Tipo: Conference Paper or Presentation Palavras-chave: Consumer/Household Economics.
Ano: 2003 URL: http://purl.umn.edu/25837
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Consumers' Willingness to Pay for New Genetically Modified Food Products: Evidence from Experimental Auctions of Intragenic and Transgenic Foods AgEcon
Colson, Gregory; Rousu, Matthew C.; Huffman, Wallace E..
Replaced with revised version of paper 07/22/08.
Tipo: Conference Paper or Presentation Palavras-chave: Consumer/Household Economics; Demand and Price Analysis; Food Consumption/Nutrition/Food Safety.
Ano: 2008 URL: http://purl.umn.edu/6407
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Demand Curve Effects in Experimental Auctions: The Effect of Quantity Already Owned AgEcon
Colson, Gregory; Huffman, Wallace E.; Rousu, Matthew C..
Most studies utilizing experimental auction mechanisms to elicit consumers’ willingness to pay are designed to avoid potential substitution or demand-curve effects that may influence bid prices. However, previous research and auction designs have not considered the potential impact on bid prices of commodity inventories held by auction participants that were obtained through transactions outside of the auction. This omission may present a problem for interpreting and analyzing auction data. Using bids from a random nth-price auction of fresh vegetables conducted in a laboratory style setting, we test whether participants’ outside inventories affect bidding behavior. We find that bidders do in fact consider their inventories, resulting in lower bid...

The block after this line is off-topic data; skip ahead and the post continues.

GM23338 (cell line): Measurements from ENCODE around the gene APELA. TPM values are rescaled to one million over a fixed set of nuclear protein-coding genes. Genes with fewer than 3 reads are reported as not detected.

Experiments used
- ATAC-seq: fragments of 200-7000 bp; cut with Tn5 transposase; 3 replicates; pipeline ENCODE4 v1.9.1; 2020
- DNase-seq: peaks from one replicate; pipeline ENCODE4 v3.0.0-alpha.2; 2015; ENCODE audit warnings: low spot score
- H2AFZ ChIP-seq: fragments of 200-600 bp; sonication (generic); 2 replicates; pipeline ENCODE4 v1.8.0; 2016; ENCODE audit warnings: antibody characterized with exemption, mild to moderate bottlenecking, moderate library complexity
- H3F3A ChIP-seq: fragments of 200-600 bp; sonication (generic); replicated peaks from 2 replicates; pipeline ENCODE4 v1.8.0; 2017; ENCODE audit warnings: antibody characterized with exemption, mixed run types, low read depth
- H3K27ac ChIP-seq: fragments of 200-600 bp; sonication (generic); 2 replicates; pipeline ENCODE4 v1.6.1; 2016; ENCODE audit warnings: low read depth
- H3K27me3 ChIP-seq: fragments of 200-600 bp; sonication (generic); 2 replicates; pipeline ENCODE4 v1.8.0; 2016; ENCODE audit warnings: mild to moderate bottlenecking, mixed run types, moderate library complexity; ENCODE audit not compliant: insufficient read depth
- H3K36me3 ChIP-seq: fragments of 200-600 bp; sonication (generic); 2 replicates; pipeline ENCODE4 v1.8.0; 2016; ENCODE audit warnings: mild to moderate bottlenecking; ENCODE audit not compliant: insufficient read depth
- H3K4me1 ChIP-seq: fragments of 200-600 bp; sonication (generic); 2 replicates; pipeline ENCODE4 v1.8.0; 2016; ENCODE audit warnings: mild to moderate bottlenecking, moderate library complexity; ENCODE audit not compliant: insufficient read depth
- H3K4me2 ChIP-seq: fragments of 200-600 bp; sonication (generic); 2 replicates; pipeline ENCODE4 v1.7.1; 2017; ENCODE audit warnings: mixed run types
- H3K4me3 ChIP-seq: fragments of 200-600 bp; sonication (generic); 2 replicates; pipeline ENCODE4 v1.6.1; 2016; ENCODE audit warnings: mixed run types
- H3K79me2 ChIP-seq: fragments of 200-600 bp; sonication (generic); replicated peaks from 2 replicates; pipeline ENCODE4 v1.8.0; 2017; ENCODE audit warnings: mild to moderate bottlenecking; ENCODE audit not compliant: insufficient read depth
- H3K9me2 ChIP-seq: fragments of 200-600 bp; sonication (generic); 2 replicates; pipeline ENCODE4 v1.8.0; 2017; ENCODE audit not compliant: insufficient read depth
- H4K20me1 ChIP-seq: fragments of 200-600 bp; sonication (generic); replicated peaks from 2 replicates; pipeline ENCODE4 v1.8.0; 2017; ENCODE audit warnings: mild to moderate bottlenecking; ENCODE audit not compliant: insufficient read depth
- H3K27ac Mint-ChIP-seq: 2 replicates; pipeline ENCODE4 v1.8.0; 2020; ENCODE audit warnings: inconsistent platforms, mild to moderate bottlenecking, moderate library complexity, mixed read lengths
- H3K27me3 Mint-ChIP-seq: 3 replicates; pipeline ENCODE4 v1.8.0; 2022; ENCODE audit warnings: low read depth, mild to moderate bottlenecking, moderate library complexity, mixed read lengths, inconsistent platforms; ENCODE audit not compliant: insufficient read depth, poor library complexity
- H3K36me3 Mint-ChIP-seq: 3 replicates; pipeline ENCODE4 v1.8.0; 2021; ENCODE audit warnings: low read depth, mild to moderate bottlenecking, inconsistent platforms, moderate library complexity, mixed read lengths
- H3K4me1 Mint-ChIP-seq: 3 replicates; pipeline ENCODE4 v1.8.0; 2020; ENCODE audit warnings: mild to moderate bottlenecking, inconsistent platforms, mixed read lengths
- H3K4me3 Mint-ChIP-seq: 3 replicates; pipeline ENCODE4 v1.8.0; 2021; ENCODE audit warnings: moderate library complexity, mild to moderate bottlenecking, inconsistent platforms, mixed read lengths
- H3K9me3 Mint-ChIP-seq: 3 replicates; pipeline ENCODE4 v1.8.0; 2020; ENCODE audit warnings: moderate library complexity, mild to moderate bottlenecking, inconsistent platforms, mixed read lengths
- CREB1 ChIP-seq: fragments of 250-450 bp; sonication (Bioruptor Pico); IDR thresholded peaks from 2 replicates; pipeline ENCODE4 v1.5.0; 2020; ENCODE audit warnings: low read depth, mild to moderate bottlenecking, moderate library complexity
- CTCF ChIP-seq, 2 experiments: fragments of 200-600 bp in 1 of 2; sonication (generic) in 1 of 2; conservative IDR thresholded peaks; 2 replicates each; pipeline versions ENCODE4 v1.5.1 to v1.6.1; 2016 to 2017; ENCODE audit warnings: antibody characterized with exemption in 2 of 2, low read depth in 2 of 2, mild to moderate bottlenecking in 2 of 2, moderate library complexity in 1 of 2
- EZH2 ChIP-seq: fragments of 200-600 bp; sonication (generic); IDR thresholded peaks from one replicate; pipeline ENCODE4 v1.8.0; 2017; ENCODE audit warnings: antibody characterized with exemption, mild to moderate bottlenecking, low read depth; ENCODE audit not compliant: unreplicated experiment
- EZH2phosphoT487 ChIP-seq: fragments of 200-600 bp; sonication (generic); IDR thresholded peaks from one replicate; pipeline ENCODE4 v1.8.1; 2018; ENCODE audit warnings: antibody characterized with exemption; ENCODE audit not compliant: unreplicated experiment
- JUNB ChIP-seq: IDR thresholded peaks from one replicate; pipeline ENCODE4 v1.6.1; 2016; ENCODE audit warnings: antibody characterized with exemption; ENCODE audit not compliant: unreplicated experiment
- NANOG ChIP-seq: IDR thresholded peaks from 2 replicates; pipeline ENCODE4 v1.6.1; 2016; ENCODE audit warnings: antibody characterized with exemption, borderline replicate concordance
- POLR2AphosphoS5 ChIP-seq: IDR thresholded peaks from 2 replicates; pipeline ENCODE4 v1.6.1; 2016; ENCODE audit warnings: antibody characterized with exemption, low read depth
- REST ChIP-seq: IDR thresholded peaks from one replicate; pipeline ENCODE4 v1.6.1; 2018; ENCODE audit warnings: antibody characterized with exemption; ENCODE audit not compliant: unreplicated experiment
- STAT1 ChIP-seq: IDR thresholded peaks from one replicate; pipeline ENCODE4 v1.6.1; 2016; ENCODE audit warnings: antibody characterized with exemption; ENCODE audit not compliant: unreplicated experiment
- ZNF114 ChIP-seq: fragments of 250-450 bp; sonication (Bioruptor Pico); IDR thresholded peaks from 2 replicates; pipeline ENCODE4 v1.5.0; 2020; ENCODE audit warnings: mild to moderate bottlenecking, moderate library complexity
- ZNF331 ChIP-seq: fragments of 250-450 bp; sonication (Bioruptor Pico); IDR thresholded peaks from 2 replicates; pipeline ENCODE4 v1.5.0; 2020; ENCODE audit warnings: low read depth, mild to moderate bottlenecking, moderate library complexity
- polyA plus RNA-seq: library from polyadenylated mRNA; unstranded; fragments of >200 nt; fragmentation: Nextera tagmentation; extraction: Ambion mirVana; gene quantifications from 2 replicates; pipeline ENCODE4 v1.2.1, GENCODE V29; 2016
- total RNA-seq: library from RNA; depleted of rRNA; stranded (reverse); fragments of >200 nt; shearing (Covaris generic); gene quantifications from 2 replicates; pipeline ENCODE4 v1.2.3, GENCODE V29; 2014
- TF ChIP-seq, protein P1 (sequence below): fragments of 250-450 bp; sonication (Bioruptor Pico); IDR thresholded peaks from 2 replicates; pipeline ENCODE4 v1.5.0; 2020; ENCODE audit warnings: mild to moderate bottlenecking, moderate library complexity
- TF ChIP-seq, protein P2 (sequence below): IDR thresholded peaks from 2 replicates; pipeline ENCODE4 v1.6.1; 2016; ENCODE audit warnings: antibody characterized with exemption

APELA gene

Tipo: Conference Paper or Presentation Palavras-chave: Consumer/Household Economics; Demand and Price Analysis.
Ano: 2009 URL: http://purl.umn.edu/49551
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Demand Curve Shifts in Multi-Unit Auctions: Evidence from a Laboratory Experiment AgEcon
Rousu, Matthew C.; Beach, Robert H.; Corrigan, Jay R..
Basic economic theory predicts that a consumer's willingness to pay for a good is affected by the presence of complements and substitutes. In an auction setting, this theory implies that the presence of complements would increase bid prices for a good, while the presence of substitutes would decrease bid prices for a good. However, several experimental auction studies have sold complementary or substitutable products without regard for the effects these actions could have on bidding behavior. Using data from an experimental auction specifically designed to test the effect of complements and substitutes on bids, we used both unconditional tests and conditional tests where we derived demand flexibilities to analyze whether selling complementary and...
Tipo: Conference Paper or Presentation Palavras-chave: Research Methods/ Statistical Methods.
Ano: 2005 URL: http://purl.umn.edu/19513
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Demand Reduction from Plain and Pictorial Cigarette Warning Labels: Evidence from Experimental Auctions AgEcon
Rousu, Matthew C.; Thrasher, James F..